The Automation Situation

How the Glass Industry is Embracing Technology

By Jordan Scott

In the past, automation has stoked fears that machines will render humans obsolete in certain jobs. With the current labor shortage affecting companies’ ability to hire skilled workers throughout the industry, automation is seen as a needed investment and welcome form of aid.

Safety

John Dwyer, president of Syracuse Glass Company in Syracuse, N.Y., says his company installed Matodi’s Immmes DTP, an automated filtration system, in July.

“It will save us some work, increase our tool life and reduce our water consumption,” he says.

The company is looking for opportunities to further automate tasks where possible.

“Especially if it can reduce lifting or glass handling,” says Dwyer.

Automation can make a huge difference in a plant’s safety by taking over strenuous work that can lead to accidents or chronic injury over time.

“We put in an automated glass seamer a few years ago that eliminated a lot of tough work,” says Dwyer.

Labor

Jimmy Harlow, general manager of Cleer Vision Tempered Glass (CVTG) in Elkhart, Ind., says the company has invested in several forms of automation, which has saved on time and labor.

CVTG upgraded its cutting tables to auto loaders. The company can also laser-etch certification stamps, order entry time stamps and private logos onto glass automatically.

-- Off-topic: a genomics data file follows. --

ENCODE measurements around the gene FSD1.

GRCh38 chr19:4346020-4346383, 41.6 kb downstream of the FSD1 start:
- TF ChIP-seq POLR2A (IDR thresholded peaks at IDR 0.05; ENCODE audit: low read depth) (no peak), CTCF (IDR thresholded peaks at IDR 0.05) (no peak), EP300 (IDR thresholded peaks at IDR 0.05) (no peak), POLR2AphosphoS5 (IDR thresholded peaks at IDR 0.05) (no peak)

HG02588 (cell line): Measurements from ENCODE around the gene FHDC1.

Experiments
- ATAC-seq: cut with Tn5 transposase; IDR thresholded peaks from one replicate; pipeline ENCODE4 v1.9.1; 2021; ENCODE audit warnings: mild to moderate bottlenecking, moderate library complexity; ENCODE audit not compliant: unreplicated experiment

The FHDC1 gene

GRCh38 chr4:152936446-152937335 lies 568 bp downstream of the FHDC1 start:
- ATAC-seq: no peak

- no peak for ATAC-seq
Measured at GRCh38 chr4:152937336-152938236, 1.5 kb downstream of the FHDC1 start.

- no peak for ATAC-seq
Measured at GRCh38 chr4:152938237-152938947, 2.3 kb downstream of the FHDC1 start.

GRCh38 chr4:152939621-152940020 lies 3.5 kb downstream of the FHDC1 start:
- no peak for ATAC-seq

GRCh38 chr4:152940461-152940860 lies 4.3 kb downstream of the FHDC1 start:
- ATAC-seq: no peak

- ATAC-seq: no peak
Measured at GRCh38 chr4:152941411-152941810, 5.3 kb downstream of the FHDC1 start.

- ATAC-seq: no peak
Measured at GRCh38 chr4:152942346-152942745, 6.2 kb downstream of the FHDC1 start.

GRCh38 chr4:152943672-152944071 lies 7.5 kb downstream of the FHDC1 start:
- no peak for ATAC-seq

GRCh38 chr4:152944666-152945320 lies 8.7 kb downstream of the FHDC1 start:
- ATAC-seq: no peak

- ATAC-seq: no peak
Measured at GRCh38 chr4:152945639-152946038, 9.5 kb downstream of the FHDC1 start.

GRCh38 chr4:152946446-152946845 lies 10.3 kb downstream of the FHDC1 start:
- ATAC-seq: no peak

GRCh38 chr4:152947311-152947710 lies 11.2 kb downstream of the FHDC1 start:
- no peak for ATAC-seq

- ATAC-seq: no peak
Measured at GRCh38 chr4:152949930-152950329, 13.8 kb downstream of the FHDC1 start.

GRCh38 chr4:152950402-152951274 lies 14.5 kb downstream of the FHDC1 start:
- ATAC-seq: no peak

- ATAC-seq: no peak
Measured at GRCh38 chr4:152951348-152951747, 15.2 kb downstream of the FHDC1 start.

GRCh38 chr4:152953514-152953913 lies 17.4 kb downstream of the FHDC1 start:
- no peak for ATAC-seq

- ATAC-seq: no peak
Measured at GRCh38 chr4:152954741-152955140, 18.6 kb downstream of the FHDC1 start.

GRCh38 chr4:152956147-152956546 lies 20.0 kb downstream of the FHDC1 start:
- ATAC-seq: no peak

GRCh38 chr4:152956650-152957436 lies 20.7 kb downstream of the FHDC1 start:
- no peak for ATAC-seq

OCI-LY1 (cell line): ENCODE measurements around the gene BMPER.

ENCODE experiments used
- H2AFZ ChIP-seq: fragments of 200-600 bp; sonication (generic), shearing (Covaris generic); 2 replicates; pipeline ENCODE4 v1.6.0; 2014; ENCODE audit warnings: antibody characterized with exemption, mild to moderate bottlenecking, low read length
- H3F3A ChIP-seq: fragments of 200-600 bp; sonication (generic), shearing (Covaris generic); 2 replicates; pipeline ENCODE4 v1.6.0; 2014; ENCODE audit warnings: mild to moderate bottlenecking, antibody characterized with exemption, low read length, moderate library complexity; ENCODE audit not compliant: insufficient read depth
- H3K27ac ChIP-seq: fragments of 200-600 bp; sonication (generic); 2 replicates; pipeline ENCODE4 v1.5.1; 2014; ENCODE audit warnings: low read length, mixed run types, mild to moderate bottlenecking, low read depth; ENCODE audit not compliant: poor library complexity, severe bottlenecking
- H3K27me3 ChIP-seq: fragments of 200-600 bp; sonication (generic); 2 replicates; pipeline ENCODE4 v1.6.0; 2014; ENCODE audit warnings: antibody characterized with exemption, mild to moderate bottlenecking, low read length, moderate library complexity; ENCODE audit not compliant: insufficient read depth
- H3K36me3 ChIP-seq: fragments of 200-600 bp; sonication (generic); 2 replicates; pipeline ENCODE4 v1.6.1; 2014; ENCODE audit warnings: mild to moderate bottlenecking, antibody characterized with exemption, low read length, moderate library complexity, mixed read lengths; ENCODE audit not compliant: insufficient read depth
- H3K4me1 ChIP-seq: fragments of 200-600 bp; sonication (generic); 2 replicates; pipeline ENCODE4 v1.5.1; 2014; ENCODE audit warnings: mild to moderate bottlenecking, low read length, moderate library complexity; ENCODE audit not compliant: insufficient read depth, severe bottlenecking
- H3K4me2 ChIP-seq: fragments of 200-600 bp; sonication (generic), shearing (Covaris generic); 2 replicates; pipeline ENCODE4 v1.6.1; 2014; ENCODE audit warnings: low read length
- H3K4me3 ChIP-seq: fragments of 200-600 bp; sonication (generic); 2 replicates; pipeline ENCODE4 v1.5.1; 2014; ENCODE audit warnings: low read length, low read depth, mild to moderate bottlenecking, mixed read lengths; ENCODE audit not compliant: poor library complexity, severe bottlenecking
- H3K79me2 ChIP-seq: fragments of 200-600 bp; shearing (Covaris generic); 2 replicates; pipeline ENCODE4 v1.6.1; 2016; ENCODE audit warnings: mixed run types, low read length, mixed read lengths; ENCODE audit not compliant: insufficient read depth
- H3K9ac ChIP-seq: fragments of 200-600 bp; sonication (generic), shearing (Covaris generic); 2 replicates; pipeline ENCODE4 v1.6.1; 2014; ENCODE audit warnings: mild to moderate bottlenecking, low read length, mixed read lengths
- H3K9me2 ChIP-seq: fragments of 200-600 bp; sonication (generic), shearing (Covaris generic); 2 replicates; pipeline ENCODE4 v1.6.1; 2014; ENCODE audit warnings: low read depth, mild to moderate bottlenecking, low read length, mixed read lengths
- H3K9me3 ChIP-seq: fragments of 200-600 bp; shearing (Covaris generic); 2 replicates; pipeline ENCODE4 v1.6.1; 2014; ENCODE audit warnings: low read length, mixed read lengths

Before implementing the Forel Super Spacer insulating glass (IG) line, CVTG could produce 225 IGUs per shift with six people. Now the company can produce 800-plus per shift with two people.

CVTG also installed an auto seamer. It seams all four edges and then cartwheels the glass through two lines. It reduces work in process by moving the glass directly from the cutting table to the seamer then to the furnace without assistance from a worker.

“Our automated seamer is just one example of how we have invested in technology resulting in a tremendous benefit in terms of both labor savings and increased productivity,” says Harlow.

The company’s Glassline shape grinder can work with six pieces of glass at a time. It’s station driven with an overhead shuttle. The machine can load or set up another piece while grinding without down time.

“The local labor market is extremely challenging right now with unemployment at or near record lows. We have no choice but to continue our investment in automation especially for repetitive and menial tasks. This allows us to focus on skilled employees earning a much higher wage,” says CVTG president Rick Collins.

Implementing automation requires skilled people on the OEM side who are able to install the equipment, train employees and maintain the automation throughout the installation process.

“The biggest challenge in implementing automated equipment is probably the associated training and ongoing maintenance,” says Harlow. “We generally find, however, that employees are excited as they see an opportunity to make their jobs easier while also learning new skills that make them more valuable to the company.”

The Future

According to Harlow, implementing automation is an in-vestment for the future of the company.